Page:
Students discuss their 2012 Olympics coverage

Students discuss their 2012 Olympics coverage

As pictures of athletes and landmarks rotated in the background, the students who participated in the “BSU At The Games” immersive learning program talked about their amazing summer spent in the United Kingdom at the first Professionals in Residence program of the semester.  The hopeful journalists talked about the excitement each felt being in London along with the things they witnessed and learned, but mostly they spoke about the experience of working in a real journalism environment.

Every one of the students, from photographer Valerie Carnevale and reporters Emily Thompson, Chelsea Kardokus, and Brandon Pope, to Public Relations student Kait Buck, discussed how real it felt to have assignments and deadlines that extended beyond the classroom.  “There were times where we literally never went to sleep,” they would explain. “We were working from 8 in the morning until 4 or 5 in the next morning…and that’s London time.”

It wasn’t all doom and gloom according to the students though, because they were able to rest with the satisfaction that a national audience viewed a large portion of their work.  This was due to the fact that another participant in the project, alumnus Alex Bordens of The Chicago Tribune was able to distribute their articles, pictures, infographics, and videos.  Whether it was a feature story on boxer Errol Spence, an infographic on badminton, or one of the hundreds of photos taken, these stories went from Ball State minds to national eyes.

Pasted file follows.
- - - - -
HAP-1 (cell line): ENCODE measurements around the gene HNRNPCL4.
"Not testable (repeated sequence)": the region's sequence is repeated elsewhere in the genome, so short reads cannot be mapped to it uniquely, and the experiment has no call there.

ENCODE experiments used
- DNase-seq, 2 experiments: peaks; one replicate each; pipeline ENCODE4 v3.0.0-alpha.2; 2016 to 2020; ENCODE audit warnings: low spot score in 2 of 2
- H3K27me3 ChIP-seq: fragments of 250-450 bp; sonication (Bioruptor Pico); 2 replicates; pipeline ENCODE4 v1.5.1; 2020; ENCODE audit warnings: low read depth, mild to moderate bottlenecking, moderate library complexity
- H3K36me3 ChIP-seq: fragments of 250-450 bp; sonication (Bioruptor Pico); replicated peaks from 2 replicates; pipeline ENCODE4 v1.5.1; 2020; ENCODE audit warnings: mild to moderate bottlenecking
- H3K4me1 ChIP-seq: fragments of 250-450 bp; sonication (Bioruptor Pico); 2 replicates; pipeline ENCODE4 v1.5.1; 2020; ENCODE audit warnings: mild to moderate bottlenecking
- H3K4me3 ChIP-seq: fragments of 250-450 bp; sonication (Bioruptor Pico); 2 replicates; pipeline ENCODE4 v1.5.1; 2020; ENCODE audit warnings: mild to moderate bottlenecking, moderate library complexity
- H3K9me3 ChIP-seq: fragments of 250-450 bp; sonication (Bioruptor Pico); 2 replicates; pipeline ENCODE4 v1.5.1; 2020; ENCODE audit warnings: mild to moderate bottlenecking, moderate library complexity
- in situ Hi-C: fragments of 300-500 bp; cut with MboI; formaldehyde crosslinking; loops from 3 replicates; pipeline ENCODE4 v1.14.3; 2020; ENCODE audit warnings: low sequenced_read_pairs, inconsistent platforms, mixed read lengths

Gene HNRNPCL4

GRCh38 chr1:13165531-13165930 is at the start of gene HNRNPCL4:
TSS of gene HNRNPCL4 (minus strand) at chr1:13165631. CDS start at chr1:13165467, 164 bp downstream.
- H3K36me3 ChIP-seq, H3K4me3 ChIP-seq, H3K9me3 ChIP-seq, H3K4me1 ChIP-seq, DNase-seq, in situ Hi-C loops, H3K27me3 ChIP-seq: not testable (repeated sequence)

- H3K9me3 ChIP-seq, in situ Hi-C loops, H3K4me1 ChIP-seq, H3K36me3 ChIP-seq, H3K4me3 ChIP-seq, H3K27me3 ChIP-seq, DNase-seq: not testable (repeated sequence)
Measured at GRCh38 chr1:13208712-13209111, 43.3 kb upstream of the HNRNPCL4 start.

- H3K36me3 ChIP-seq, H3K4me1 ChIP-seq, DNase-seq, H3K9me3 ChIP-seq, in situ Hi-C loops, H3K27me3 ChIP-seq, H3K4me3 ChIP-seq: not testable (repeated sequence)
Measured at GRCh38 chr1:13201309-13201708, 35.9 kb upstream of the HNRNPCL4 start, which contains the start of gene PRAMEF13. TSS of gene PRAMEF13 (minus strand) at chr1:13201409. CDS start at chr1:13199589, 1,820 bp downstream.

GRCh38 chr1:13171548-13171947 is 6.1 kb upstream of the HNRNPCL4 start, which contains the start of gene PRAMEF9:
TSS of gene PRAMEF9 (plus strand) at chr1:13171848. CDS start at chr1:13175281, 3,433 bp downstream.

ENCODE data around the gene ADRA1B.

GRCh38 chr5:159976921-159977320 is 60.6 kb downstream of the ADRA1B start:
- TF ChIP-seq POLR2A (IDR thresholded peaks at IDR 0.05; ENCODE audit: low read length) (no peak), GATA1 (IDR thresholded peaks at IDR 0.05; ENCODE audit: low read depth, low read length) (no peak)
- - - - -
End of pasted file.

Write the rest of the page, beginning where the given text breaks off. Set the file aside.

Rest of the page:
By the end of the project, the students ended up having their work showcased by The Huffington Post, The Chicago Tribune, and USA Today College.  In addition to this, the team’s video packages were used by WTHR Channel 13 and Ludus sports, and there will even be a documentary on the project that will air on Fox Sports College Network.

The pressure to succeed and the challenge of the work were all worth it, however.  “I learned a lot about myself as a journalist through this experience,” said reporter Emily Thompson. “I discovered which skills I have down and which skills I need to work on, all while further developing my writing style.”  All in all, school credit, a chance to work in a professional environment, and a once-in-a-lifetime experience: Not a bad way to spend one’s summer as an undergrad at BSU.